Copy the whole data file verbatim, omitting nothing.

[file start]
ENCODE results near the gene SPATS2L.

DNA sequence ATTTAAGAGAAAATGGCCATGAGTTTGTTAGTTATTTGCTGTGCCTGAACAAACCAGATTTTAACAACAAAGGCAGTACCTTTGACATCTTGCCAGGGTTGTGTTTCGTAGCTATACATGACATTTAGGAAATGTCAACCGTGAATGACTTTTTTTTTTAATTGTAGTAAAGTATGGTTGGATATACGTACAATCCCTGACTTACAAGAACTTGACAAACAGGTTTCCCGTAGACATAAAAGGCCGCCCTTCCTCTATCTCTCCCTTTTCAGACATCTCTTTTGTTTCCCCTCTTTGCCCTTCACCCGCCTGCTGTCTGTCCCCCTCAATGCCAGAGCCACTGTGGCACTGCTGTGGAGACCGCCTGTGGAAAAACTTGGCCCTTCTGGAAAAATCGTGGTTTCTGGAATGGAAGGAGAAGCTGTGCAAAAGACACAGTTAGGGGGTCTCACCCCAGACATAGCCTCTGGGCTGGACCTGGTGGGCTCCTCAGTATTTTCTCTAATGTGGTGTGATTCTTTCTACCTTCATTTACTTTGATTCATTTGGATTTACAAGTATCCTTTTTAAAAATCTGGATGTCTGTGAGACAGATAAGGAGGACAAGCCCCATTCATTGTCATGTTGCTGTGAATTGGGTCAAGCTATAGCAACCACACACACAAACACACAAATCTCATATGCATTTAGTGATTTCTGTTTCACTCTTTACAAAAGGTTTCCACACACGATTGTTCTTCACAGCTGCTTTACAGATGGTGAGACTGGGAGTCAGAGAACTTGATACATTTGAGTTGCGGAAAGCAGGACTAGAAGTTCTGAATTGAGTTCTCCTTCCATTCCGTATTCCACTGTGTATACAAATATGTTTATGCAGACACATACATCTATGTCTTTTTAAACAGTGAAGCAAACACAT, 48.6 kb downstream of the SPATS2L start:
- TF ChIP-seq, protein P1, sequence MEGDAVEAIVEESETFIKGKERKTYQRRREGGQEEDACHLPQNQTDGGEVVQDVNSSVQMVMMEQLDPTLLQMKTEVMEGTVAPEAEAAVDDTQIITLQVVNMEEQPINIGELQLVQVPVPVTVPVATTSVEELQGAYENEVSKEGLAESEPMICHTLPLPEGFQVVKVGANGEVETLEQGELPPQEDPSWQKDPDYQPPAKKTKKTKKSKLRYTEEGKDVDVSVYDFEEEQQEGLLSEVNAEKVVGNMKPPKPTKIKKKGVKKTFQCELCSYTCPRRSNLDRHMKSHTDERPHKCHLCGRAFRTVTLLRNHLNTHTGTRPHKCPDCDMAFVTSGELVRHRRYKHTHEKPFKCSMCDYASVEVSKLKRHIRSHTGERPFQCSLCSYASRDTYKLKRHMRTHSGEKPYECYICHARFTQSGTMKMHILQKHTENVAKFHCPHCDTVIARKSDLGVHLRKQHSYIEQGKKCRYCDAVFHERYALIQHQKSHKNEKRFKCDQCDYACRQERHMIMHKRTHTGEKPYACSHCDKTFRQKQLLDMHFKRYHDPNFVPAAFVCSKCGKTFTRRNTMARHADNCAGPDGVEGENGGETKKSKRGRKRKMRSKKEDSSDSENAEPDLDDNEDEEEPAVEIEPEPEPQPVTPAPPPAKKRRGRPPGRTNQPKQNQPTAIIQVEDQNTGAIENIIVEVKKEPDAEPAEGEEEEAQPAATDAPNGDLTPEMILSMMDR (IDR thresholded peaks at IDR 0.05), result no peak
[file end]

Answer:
ENCODE results near the gene SPATS2L.

DNA sequence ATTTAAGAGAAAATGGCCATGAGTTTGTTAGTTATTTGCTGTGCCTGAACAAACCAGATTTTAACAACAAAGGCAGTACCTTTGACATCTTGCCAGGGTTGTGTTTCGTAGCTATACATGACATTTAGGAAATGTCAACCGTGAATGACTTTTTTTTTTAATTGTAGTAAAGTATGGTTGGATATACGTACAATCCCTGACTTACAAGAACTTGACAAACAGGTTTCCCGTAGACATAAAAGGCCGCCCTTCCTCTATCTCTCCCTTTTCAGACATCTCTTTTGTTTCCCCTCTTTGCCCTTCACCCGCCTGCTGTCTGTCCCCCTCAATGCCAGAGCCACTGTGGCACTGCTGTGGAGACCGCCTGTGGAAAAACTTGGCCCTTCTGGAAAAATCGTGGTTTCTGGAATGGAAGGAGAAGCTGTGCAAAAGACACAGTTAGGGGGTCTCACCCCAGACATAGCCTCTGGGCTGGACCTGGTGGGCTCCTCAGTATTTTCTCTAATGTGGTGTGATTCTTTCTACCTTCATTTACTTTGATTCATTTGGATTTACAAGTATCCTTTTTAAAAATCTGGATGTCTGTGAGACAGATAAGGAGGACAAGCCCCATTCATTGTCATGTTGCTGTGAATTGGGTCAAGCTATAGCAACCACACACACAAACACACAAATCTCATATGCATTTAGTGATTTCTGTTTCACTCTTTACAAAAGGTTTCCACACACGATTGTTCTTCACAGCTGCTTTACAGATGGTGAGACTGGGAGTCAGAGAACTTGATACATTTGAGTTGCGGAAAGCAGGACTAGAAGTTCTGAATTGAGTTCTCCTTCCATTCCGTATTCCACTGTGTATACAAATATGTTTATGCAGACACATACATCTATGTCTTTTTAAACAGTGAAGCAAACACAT, 48.6 kb downstream of the SPATS2L start:
- TF ChIP-seq, protein P1, sequence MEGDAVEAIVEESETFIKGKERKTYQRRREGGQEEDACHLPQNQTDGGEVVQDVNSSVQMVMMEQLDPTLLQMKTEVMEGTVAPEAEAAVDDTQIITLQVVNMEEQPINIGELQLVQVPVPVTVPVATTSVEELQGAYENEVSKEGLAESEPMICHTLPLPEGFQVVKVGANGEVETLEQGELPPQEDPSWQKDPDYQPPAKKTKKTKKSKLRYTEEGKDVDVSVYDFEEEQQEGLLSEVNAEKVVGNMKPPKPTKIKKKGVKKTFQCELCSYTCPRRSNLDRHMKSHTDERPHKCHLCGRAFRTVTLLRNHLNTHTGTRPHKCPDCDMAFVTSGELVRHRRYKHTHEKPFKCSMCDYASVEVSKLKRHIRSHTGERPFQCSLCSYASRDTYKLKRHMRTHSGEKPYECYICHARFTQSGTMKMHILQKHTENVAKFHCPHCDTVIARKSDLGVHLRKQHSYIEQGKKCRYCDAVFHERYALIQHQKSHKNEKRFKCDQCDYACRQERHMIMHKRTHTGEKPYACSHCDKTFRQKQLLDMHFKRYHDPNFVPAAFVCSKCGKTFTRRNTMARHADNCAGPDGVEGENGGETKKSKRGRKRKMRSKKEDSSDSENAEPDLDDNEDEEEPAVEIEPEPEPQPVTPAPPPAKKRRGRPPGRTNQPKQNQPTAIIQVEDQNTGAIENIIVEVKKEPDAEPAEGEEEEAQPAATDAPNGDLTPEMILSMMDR (IDR thresholded peaks at IDR 0.05), result no peak